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When Is a Freediving Suit Not a Freediving Suit?

By Matt Lind, Splash Dive's Freediving Expert
When-Is-A-Freediving-Suit-Not-A-Freediving-Suit“When is a Freediving Suit Not a Freediving Suit?” Well when you’re not Freediving in it of course! 
There are very few eureka moments when it comes to new dive gear, the moments when you try a new piece of kit for the first time and immediately wonder how you’ve gone on so long without it.  Using a Freediving suit for the first time is almost always one of those moments; you notice how much more flexible it is as soon as you put it on, you enter the water gritting your teeth waiting for a cold flush that never comes and then when you get out of the water you don’t have the urge to immediately take the suit off either as it’s comfortable enough to wear topside as well.  Now you know this suit is different.
So what is a Freediving suit and what makes it different?  There are a few major differences in design that separate a freedive suit from suits designed for other sports.  These differences are driven by the unique demands of Freediving and spearfishing the main one being that it must be suitable for all day use.  Spearfishers will typically be in the water for 3 or 4 hours per dive and will usually stay in their suit between dives.  This means that the suit must be very warm so they don’t get cold either in or out of the water and that the suit must be supremely flexible and comfortable enough to have on all day.
Drakey Pauas RA(copy)There are two main features of these suits that achieve these demands.  The first is the material used and the second is the design.  You’re probably aware that wetsuits trap a layer of water next to you your skin which your body warms and in turn keeps you warm.  The big difference between suits is how much energy it takes to heat that water and more importantly how much energy it takes to keep it warm.  The neoprene insulates the warm water inside the suit from the cold water outside so the thicker and better the neoprene the warmer the suit.  It is not the neoprene itself that insulates but the gas bubbles within the foam.  Therefore the more and the bigger the bubbles the warmer it will be.  This is referred to as the density of the neoprene.  Freediving suits are usually a low to medium density.  Not only does this lower density make the suit warmer it also makes it a lot more flexible.  The flipside of using low density foam is that it is generally more susceptible to compression at depth but with modern, high quality neoprenes this isn’t an issue until we’re talking about depths greater than 20 or 30m. 
The other half of the materials equation is the linings covering the neoprene foam.  Your average scuba or surf suits are double lined meaning there’s a lining on the inside and outside of the suit whereas most Freediving suits are single lined or have ‘open cell’ interiors.  The inside of the suit is raw neoprene with no lining of any sort or seams to rub or chafe.  The open cells of the neoprene stick to your skin allowing the absolute minimum of water into the suit and preventing the water that is permitted entry from moving around and cooling down.  The interior is so sticky in fact that you have to use soapy water to lubricate the suit to get it on.  This sounds a bit weird but filling your suit with hot water from a thermos on a frosty morning is bliss.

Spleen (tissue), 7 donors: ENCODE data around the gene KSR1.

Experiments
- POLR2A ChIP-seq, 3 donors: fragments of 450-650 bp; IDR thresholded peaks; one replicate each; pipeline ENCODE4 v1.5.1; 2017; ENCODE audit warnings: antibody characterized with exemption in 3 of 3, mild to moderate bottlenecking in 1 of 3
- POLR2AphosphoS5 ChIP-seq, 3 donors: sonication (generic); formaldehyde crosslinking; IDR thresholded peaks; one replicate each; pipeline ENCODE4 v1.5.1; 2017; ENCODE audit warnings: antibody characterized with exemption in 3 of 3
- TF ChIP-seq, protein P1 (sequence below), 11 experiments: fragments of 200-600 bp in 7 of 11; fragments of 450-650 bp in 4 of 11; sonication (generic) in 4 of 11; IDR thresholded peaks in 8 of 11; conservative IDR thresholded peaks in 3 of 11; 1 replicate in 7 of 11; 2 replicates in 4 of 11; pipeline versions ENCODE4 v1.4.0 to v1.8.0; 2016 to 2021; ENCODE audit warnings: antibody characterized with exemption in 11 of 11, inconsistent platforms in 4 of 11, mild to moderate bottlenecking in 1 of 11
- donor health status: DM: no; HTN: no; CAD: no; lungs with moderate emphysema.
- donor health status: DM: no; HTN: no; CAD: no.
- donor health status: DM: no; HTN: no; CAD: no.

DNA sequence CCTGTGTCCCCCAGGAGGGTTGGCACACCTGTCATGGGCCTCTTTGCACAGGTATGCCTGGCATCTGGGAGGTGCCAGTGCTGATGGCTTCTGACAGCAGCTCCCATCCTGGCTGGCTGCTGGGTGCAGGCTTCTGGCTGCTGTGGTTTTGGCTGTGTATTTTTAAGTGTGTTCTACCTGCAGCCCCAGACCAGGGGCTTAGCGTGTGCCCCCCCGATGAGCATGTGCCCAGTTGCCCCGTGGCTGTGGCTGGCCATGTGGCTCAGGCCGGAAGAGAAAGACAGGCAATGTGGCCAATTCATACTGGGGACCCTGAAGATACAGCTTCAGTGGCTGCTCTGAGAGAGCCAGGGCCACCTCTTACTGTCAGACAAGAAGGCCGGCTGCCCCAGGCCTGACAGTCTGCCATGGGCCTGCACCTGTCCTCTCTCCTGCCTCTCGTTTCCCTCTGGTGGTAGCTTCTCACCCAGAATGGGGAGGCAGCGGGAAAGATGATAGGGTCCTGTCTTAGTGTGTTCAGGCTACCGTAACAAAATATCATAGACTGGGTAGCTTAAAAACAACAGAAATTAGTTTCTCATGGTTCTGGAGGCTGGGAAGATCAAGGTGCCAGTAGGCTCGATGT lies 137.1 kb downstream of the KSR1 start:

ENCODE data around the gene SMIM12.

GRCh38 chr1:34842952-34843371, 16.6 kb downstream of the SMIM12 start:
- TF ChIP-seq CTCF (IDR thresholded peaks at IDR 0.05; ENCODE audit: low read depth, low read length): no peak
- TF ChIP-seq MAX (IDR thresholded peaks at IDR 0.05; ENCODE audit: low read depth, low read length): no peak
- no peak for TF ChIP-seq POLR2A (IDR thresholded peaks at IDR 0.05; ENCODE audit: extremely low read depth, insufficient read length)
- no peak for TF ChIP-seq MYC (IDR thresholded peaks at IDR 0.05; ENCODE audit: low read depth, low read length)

P1020364(copy)The second part of the equation is the design of the suit.  All Freediving suits are two piece with attached hoods.  The reason for this is very simple – it is the most water tight design possible without having to resort to zips.  Zips let water in and out.  Not only do they cool the suit down but because they don’t stretch they stiffen it as well.  This also forces the neoprene around the zip to stretch twice as much so it’s often the seams around zips that fail first.
The two piece design is superior to one piece suits as it means that there is a double layer of neoprene over your core which boosts warmth without losing flexibility of your limbs.  It also allows for a better fit as you can mix and match jacket and long john sizes to accommodate different body shapes.
It is these features and the uncompromising dedication to warmth and all day comfort that are making these suits popular with all kinds of professional divers.  Commercial paua and kina divers have been using them for years but they’re now being used in all manner of salvage, construction and military applications as well.  Basically anyone who needs to stay warm in the water for extended periods will find these suits ideal.  So if you’re thinking of getting into a new suit give one a go.  I guarantee you’ll be pleasantly surprised.